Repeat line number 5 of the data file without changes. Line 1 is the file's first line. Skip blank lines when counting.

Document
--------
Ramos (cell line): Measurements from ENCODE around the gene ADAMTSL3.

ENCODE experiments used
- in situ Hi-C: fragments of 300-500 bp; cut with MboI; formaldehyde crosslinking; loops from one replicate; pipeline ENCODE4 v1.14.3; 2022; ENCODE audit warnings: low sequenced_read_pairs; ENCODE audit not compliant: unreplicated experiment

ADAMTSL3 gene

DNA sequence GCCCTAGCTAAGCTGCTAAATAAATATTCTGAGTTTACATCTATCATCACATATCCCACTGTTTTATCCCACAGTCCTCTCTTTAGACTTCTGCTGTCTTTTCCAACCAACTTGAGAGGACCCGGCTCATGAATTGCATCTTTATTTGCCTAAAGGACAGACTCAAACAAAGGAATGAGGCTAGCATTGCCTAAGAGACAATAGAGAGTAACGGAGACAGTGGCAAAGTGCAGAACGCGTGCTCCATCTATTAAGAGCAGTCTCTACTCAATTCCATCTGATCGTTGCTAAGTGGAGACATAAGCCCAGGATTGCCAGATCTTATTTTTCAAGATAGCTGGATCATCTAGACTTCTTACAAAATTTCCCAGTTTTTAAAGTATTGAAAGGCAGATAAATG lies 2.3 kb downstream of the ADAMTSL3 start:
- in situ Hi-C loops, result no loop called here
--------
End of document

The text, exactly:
DNA sequence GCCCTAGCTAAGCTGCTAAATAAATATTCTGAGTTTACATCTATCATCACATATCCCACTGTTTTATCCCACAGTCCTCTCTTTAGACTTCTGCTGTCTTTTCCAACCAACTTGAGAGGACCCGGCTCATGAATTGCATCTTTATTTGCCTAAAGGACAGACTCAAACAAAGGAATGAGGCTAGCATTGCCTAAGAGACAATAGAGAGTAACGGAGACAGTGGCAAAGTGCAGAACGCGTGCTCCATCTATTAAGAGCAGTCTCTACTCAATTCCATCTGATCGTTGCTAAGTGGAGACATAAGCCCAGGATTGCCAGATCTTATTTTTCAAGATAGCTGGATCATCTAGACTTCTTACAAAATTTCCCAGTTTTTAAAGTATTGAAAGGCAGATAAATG lies 2.3 kb downstream of the ADAMTSL3 start: